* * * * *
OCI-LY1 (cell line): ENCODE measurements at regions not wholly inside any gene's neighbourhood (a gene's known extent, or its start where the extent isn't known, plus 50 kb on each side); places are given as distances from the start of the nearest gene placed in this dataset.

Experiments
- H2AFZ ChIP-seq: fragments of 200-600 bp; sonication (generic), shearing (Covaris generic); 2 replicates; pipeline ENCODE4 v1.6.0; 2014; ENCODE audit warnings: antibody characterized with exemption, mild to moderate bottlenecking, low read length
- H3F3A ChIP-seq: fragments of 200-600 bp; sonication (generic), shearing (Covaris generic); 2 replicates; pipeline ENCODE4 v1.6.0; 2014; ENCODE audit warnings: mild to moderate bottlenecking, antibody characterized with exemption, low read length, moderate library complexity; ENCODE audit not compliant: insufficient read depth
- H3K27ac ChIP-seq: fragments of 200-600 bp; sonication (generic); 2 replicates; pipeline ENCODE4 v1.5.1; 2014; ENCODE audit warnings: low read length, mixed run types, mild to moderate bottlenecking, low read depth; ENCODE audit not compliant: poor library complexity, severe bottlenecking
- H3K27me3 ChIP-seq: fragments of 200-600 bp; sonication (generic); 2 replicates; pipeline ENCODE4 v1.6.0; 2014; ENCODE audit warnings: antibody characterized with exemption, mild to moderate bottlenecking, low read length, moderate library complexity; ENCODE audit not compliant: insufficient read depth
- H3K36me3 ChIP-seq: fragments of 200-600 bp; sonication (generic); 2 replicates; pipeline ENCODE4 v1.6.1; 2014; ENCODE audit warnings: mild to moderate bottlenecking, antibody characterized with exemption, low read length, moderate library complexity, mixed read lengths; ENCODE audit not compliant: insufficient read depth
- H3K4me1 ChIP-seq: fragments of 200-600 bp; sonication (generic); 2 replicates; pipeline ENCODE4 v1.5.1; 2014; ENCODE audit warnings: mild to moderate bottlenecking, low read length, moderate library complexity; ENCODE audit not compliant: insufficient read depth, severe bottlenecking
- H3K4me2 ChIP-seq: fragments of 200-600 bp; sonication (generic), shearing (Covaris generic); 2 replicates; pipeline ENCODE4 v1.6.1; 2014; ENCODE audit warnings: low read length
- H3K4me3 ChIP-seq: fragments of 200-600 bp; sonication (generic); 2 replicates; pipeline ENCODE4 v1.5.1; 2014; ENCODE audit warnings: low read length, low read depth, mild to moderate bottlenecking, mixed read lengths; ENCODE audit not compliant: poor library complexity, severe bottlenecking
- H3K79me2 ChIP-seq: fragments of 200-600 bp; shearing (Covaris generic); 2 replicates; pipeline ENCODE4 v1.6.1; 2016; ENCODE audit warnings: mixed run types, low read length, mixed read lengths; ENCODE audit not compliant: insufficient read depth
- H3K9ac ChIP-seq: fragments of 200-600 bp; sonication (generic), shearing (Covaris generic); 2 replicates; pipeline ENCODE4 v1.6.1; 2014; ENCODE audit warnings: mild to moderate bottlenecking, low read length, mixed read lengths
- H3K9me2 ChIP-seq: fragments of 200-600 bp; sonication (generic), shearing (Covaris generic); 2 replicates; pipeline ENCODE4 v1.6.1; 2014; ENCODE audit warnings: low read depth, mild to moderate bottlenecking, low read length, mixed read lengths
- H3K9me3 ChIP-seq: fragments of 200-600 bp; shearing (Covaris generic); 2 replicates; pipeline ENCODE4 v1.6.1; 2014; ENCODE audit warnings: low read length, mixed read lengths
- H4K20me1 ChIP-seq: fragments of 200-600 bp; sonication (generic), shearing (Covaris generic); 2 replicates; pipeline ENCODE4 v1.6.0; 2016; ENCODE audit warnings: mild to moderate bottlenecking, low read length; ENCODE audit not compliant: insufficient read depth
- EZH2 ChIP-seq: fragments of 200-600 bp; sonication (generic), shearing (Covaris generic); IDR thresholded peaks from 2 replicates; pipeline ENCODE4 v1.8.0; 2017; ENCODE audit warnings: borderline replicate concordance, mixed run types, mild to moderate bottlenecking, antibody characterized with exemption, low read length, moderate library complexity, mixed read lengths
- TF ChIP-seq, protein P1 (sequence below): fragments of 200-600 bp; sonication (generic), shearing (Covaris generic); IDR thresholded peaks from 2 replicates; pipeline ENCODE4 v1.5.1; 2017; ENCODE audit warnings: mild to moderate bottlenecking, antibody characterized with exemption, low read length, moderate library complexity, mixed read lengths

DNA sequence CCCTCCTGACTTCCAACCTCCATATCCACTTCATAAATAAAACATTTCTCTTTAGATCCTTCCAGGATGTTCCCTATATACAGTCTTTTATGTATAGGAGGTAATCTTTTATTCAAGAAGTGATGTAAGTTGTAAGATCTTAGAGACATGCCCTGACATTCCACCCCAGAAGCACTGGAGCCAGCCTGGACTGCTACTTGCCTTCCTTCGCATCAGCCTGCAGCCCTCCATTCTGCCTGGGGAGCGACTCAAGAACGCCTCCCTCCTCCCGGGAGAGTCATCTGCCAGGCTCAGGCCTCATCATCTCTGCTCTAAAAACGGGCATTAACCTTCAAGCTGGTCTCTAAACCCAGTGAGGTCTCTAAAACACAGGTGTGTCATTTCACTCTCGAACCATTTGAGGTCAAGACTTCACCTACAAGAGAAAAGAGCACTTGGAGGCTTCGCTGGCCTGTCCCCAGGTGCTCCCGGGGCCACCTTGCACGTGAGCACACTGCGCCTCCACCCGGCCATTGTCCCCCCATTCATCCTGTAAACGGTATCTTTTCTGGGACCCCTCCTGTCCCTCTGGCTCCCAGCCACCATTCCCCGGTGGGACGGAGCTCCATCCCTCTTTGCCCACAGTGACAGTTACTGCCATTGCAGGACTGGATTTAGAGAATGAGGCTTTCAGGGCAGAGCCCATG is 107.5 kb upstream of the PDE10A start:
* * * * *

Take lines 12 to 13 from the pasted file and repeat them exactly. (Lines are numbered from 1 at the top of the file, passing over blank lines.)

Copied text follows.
- H3K9ac ChIP-seq: fragments of 200-600 bp; sonication (generic), shearing (Covaris generic); 2 replicates; pipeline ENCODE4 v1.6.1; 2014; ENCODE audit warnings: mild to moderate bottlenecking, low read length, mixed read lengths
- H3K9me2 ChIP-seq: fragments of 200-600 bp; sonication (generic), shearing (Covaris generic); 2 replicates; pipeline ENCODE4 v1.6.1; 2014; ENCODE audit warnings: low read depth, mild to moderate bottlenecking, low read length, mixed read lengths